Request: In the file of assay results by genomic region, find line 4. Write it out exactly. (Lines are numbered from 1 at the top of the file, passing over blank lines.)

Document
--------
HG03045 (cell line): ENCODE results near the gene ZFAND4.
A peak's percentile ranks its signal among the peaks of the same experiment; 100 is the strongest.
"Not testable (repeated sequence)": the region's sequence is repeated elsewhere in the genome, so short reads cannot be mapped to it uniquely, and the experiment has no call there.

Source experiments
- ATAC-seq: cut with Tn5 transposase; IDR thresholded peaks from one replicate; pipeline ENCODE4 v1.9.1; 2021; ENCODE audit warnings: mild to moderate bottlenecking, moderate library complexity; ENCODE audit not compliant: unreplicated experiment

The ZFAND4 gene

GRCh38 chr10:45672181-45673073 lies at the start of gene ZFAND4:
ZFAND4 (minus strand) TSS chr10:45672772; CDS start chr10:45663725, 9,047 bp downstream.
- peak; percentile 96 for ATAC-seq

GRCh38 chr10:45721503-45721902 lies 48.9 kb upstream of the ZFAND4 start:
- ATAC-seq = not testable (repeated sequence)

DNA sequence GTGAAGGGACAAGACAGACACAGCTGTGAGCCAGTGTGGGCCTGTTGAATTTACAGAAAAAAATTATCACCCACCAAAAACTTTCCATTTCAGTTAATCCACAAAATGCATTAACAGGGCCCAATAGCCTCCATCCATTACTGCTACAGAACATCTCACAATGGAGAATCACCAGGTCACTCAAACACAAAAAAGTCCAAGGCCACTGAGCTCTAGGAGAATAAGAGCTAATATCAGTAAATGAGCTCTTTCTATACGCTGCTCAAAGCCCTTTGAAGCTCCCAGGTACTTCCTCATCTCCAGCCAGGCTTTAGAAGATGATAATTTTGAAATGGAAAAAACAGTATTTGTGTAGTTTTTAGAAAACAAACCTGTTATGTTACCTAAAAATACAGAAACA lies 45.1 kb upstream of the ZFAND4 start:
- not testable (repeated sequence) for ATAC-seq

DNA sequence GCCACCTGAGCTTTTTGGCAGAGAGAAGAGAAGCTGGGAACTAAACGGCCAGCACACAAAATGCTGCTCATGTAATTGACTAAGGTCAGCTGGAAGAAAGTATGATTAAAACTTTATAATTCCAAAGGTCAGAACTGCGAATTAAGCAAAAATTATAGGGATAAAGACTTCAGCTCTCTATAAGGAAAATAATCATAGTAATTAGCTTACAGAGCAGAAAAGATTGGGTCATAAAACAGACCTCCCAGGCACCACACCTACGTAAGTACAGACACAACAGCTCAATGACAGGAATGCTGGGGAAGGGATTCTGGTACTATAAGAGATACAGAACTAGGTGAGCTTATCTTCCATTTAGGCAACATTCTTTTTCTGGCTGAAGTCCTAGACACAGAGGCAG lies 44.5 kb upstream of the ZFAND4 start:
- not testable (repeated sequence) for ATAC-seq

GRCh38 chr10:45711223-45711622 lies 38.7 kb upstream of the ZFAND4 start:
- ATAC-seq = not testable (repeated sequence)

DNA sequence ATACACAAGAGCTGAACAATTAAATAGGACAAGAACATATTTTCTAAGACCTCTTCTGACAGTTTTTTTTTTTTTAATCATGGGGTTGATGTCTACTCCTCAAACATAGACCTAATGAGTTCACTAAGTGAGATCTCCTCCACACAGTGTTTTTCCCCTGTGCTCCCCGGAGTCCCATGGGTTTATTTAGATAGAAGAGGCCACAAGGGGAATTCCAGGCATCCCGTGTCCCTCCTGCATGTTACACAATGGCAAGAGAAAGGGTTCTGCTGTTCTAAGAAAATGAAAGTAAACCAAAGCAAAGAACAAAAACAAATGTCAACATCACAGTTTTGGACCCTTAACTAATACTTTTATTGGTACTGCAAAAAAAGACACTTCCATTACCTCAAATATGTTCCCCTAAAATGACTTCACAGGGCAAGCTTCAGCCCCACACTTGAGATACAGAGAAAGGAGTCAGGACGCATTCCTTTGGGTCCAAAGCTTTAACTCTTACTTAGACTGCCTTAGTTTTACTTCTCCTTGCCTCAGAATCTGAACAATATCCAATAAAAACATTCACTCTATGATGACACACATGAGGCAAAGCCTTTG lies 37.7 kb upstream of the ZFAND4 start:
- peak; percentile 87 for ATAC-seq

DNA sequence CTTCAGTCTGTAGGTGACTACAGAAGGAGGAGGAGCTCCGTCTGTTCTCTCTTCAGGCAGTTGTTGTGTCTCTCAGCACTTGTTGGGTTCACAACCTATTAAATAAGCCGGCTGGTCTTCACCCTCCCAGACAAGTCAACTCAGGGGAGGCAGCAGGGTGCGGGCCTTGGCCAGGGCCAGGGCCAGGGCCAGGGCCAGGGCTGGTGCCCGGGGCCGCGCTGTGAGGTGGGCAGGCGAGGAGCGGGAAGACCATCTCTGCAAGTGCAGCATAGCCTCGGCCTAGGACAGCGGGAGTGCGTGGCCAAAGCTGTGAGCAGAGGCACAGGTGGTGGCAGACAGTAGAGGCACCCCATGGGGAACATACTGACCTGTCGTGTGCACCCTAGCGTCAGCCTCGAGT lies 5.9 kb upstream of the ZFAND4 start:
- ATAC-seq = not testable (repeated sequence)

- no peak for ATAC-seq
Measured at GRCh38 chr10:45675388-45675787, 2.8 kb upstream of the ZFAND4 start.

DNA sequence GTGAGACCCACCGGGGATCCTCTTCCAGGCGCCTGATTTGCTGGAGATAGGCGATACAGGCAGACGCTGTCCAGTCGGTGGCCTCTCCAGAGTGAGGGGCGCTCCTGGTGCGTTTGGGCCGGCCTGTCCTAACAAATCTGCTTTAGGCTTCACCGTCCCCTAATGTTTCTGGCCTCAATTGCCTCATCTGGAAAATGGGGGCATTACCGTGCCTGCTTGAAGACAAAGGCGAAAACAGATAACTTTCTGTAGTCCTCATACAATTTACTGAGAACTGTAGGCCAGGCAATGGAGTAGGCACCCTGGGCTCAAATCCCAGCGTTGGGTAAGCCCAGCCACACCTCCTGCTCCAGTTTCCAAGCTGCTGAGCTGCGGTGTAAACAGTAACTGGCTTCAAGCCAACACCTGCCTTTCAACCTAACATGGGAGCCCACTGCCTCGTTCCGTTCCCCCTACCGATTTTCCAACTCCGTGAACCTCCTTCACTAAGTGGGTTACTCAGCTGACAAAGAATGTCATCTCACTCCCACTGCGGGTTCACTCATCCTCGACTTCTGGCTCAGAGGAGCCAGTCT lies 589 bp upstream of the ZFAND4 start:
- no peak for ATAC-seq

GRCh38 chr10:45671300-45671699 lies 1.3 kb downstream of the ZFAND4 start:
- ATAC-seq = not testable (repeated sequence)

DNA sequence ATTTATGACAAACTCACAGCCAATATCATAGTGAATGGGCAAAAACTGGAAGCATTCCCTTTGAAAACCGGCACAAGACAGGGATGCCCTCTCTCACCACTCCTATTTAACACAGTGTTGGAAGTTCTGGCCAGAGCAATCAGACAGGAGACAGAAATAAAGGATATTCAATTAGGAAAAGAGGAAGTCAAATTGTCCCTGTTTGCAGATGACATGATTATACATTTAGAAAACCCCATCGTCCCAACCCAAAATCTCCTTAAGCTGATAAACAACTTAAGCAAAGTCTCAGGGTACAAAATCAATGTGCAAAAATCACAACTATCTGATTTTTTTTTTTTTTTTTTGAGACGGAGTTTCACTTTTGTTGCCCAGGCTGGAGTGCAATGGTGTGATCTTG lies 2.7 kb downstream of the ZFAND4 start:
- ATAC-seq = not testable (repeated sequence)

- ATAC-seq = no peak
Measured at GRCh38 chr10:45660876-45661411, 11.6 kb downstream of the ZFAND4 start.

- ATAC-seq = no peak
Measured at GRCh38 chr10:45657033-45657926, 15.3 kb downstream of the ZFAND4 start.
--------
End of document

Source experiments